Summary: Careful: Many of life's blessings can be enjoyed, but they carry with them the potential to work against you.
Gaining Your Bearings in Life
1. I was told that I had used the joke from last week's sermon just 4 weeks earlier, about the 2 Jews, the 2 Catholics, and the 2 Baptists stranded on an island. Oops.
2. So, to redeem myself, I will tell one only about two Jews stranded on an island.
3. When they were rescued, they asked Max, "Why are there 3 synagogues on the island?" Max replied, "The Reform Synagogue is for me, the Orthodox Synagogue is for Yochanan, and the other one neither of us would be caught dead in."
4. We joke about complaining and whining, we joke about marriage, we joke about our poor estate, and we joke about bad friends. But these issues are no joking matter.
Main Idea: Careful: Many of life's blessings can be enjoyed, but they carry with them the potential to work against you.
I. Celebrate the TONGUE But Watch Out! (20-21)
So often, people think the Bible's message is "be quiet; speak minimally." Such is far from true. The Bible cautions us; more is not always better, and wordiness runs a risk. Yet positive, wholesome conversation is considered a blessing. The idea of schmoozing in the non-manipulative sense is quite biblical.
• Nuclear power: bombs or power plants; Chernobyl or Japan
A. Your tongue can make life PLEASANT (20)
• Proverbs 25:11, "A word fitly spoken is like apples of gold in a setting of silver."
• Proverbs 15:23, To make an apt answer is a joy to a man, and a word in season, how good it is!
• Developing the art of conversation adds richness to our lives and those around us.
B. Your tongue can make you or BREAK you (21)
• The secret: to guard your tongue (monitor)
• DVD players that can be set to eliminate bad language…catch it
II. God Wants Most People to Marry, But to Marry WISELY (22)
A. Other proverbs QUALIFY this concept
• Proverbs 19:13-14, "A foolish son is ruin to his father, and a wife’s quarreling is a continual dripping of rain. House and wealth are inherited from fathers, but a prudent wife is from the LORD."
• 2 Corinthians 6:14a, "Do not be unequally yoked with unbelievers."
B. Marriage can often be a blessing, even for FOOLISH people
Not only do most first marriages survive, the majority are also happy: "Among the nearly twenty thousand married men and women questioned over the last several decades as part of the General Social Survey, 66 percent of the husbands and 62 percent of the wives give their marriage the highest possible happiness rating" (Linda Waite and Maggie Gallagher, The Case for Marriage, p. 74).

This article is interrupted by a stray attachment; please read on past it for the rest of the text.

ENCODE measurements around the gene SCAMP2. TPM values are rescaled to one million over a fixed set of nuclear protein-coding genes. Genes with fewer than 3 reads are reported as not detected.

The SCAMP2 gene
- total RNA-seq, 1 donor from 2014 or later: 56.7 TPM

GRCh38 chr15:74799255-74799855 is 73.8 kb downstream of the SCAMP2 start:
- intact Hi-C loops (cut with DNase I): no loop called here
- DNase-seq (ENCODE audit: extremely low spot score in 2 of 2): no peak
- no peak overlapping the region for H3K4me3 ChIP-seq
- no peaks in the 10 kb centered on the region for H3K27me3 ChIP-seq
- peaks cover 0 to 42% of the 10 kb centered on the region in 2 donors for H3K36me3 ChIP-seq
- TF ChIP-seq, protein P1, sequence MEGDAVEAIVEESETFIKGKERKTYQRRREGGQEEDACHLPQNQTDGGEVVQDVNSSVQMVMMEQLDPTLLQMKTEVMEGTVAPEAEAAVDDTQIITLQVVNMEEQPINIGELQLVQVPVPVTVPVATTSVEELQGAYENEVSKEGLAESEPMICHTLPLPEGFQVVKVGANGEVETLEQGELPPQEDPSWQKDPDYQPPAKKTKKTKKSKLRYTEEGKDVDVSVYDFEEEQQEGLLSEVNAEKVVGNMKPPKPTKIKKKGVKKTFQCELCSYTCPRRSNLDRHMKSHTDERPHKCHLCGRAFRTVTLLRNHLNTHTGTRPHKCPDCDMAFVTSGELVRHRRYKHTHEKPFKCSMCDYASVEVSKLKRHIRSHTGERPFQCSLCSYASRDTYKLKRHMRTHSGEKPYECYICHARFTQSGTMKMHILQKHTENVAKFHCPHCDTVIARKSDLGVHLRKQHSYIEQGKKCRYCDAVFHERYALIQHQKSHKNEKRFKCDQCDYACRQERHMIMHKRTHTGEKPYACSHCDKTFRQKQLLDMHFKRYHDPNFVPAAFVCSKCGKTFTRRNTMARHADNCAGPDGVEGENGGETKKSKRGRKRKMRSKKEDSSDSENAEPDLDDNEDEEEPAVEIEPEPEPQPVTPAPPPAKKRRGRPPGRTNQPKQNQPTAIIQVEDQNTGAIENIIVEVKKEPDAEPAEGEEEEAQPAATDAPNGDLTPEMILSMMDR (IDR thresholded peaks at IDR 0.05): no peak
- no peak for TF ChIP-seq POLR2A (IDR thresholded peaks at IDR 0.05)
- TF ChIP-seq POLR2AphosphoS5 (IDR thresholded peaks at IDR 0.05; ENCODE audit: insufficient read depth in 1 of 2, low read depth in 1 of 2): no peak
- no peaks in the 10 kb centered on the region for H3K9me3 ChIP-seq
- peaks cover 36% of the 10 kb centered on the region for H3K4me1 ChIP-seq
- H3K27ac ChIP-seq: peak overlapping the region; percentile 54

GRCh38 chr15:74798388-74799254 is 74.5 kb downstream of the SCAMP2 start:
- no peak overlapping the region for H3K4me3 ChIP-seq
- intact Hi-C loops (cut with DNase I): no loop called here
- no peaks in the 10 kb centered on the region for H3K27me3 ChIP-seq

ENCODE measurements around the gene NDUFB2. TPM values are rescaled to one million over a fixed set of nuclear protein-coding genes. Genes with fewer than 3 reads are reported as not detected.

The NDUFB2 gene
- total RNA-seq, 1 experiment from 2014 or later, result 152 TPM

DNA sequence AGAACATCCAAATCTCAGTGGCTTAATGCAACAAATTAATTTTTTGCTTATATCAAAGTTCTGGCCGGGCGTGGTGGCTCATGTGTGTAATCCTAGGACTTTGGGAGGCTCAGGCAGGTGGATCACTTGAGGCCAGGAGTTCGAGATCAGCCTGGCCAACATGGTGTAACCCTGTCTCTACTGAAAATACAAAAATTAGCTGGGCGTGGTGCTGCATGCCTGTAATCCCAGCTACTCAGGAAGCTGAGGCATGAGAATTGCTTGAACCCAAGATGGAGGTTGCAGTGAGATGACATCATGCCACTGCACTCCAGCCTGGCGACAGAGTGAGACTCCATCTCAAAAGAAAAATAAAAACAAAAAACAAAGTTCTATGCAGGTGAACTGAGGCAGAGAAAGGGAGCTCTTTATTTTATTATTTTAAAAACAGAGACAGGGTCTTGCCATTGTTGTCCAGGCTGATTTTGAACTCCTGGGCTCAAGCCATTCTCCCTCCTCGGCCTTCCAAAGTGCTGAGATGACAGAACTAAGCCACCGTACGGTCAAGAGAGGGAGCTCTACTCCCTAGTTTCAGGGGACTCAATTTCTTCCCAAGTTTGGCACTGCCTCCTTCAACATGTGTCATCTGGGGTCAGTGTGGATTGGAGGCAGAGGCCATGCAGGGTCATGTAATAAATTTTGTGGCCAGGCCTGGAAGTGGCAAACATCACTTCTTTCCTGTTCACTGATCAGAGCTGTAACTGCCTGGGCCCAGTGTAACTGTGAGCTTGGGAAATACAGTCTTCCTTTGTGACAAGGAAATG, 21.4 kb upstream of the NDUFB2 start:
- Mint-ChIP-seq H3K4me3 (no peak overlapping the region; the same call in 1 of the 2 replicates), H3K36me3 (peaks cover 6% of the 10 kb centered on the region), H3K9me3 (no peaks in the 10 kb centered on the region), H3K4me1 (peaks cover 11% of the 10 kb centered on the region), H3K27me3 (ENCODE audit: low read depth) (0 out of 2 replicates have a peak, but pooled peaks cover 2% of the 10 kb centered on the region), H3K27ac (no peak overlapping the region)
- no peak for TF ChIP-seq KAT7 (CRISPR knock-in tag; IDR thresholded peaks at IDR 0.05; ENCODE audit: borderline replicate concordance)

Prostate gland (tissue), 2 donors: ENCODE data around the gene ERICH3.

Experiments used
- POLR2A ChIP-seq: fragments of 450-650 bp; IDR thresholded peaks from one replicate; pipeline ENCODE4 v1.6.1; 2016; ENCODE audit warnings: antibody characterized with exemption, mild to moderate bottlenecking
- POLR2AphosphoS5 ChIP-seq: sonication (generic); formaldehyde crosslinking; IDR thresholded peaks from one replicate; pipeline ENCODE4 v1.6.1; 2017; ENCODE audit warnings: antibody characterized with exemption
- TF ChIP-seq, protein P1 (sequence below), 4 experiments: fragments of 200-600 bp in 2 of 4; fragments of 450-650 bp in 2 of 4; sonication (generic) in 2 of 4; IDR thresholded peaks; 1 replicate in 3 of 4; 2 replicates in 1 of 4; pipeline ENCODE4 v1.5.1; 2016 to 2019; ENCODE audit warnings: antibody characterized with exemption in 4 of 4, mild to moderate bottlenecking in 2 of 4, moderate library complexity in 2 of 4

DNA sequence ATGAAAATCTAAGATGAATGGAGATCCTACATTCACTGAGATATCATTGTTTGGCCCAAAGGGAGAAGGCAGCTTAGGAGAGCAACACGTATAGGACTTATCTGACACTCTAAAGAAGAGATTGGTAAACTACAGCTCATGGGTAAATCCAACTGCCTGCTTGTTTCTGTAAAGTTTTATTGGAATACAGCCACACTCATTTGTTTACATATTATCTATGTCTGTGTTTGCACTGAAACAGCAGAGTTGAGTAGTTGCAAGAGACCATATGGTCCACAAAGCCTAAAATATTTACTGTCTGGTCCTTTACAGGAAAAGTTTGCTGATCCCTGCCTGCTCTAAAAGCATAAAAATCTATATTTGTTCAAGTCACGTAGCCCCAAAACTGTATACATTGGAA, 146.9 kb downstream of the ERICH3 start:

But what is even more fascinating is the reward given to those who are unhappily married but choose to stick it out: "…86 percent of those who rated their marriage as unhappy in the late eighties and who were still married five years later said their marriages had become happier….nearly three-fifths of those who said their marriage was unhappy in the late 80's and who stayed married, rated this same marriage as either 'very happy' or 'quite happy' when reinterviewed in the early 1990's" (p. 74, 148).
C. A good marriage is an earthly REWARD of God's Grace
If your marriage is a good one, you should view your spouse as your reward in this life. Perhaps if you viewed your spouse as your reward, your marriage would become a good one.
III. The HARSH Reality: In the World, Might is Right (23)
You are never so wealthy that you have a right to be rude; this also reminds the non-wealthy that they are not alone – many people look down upon others.
A. The difference between demanding and ASKING
B. Qualified by OTHER Proverbs
If we couple this with Proverbs 19:1, we can understand why Jesus said, "Blessed are you poor" in Luke 6:20 and "Blessed are the poor in spirit" in Matthew 5:3. He may be building upon the idea of the blameless poor man
IV. In Friendship, It Is QUALITY Over Quantity (24)
A. Issue is the TYPE of friend
B. Passive or LOYAL
Two Soldiers, traveling together, were set upon by a Robber. The one fled away; the other stood his ground, and defended himself with his stout right hand. The Robber being slain, the timid companion runs up and draws his sword, and then, throwing back his traveling cloak, says: "I'll at him, and I'll take care he shall learn whom he has attacked." On this, he who had fought with the Robber made answer: "I only wish that you had helped me just now, even if it had been only with those words, for I should have been the more encouraged, believing them to be true; but now put up your sword in its sheath and hold your equally useless tongue, till you can deceive others who do not know you. I, indeed, who have experienced with what speed you ran away, know right well that no dependence can be placed on your valor.